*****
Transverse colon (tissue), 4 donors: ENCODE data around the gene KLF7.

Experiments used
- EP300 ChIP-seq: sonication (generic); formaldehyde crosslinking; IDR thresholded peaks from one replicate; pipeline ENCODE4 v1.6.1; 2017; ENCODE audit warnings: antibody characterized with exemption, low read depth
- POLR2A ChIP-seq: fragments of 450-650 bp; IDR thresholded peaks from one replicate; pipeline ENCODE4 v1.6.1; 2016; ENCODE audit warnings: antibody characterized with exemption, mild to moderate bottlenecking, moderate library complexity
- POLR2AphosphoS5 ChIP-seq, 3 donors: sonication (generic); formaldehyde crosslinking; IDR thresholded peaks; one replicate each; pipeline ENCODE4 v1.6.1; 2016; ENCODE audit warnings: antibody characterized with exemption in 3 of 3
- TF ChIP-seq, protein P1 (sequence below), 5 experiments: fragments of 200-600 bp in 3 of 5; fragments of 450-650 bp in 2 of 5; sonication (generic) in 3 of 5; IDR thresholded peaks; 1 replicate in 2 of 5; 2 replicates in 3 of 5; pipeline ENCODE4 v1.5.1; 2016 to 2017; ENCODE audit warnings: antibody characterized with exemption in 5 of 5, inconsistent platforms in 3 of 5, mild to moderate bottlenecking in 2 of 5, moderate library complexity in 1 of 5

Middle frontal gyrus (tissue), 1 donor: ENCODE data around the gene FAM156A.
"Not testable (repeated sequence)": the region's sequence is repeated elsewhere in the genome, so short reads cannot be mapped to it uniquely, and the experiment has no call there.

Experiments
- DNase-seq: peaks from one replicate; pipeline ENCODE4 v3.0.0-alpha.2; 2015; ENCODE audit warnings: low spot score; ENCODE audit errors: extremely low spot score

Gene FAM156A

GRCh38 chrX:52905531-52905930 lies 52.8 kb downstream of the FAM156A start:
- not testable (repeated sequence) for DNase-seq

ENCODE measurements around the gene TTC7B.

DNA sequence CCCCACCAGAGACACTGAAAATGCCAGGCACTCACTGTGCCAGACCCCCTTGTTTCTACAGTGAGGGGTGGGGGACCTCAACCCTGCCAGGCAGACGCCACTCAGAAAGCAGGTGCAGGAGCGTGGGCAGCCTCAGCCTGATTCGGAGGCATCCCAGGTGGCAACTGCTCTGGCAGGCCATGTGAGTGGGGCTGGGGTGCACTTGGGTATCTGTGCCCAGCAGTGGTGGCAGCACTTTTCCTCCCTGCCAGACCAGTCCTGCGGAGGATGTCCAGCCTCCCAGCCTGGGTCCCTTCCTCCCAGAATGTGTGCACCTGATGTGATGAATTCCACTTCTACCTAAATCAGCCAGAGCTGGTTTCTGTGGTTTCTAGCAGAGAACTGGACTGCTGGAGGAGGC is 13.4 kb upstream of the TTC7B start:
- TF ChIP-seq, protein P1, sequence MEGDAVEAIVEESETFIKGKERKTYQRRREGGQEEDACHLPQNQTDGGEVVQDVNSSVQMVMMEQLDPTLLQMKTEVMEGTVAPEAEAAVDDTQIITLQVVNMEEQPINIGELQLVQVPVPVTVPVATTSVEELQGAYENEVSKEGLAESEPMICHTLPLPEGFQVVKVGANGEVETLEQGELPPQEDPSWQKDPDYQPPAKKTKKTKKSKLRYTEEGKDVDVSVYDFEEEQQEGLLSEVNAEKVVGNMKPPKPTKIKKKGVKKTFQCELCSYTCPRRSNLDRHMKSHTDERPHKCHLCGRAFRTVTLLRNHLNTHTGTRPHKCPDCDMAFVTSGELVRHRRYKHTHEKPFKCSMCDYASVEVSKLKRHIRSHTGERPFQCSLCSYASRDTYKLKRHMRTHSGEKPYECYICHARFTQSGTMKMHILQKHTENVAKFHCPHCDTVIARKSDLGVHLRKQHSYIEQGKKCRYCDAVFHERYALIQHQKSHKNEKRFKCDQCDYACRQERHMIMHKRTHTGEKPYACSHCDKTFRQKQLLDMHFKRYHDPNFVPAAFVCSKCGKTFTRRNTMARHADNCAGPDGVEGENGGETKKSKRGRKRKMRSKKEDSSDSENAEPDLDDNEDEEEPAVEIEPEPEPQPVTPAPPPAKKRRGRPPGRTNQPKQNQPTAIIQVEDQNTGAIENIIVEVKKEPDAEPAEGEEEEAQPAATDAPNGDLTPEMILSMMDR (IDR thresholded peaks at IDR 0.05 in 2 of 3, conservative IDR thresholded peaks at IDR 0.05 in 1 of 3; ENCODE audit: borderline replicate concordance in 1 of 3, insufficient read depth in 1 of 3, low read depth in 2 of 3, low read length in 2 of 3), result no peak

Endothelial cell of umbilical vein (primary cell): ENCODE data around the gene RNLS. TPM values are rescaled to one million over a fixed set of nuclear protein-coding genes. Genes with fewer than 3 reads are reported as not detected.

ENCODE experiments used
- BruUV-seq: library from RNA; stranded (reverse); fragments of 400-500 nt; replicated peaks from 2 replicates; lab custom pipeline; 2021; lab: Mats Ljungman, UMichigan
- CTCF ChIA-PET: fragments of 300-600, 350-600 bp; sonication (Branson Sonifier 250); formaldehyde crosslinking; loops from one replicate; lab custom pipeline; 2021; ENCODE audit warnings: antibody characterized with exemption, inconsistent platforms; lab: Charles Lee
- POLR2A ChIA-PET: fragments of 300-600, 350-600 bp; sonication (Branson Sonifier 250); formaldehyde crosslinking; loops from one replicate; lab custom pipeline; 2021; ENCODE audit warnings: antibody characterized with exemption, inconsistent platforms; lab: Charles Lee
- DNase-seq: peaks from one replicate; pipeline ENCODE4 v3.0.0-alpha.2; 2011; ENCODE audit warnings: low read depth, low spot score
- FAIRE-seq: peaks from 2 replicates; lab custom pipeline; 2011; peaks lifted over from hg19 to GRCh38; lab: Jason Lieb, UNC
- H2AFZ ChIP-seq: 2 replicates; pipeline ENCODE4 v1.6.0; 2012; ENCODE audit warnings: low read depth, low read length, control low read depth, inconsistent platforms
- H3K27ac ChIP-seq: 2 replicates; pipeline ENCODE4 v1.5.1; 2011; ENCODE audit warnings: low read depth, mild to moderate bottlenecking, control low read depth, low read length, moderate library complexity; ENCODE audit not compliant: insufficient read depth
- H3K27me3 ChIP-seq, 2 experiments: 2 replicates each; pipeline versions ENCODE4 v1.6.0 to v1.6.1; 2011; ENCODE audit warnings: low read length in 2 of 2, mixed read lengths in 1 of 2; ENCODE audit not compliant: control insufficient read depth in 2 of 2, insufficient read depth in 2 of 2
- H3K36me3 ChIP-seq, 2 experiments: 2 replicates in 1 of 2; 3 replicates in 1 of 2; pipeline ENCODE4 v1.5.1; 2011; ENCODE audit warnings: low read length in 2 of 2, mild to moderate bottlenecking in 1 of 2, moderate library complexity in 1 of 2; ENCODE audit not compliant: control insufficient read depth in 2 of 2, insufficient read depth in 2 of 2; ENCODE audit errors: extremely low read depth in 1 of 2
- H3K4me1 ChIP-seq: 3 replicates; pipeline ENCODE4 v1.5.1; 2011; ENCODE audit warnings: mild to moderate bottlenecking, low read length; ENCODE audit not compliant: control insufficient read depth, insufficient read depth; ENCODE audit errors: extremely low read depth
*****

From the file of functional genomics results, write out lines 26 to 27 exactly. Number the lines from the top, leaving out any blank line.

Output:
- H3K27me3 ChIP-seq, 2 experiments: 2 replicates each; pipeline versions ENCODE4 v1.6.0 to v1.6.1; 2011; ENCODE audit warnings: low read length in 2 of 2, mixed read lengths in 1 of 2; ENCODE audit not compliant: control insufficient read depth in 2 of 2, insufficient read depth in 2 of 2
- H3K36me3 ChIP-seq, 2 experiments: 2 replicates in 1 of 2; 3 replicates in 1 of 2; pipeline ENCODE4 v1.5.1; 2011; ENCODE audit warnings: low read length in 2 of 2, mild to moderate bottlenecking in 1 of 2, moderate library complexity in 1 of 2; ENCODE audit not compliant: control insufficient read depth in 2 of 2, insufficient read depth in 2 of 2; ENCODE audit errors: extremely low read depth in 1 of 2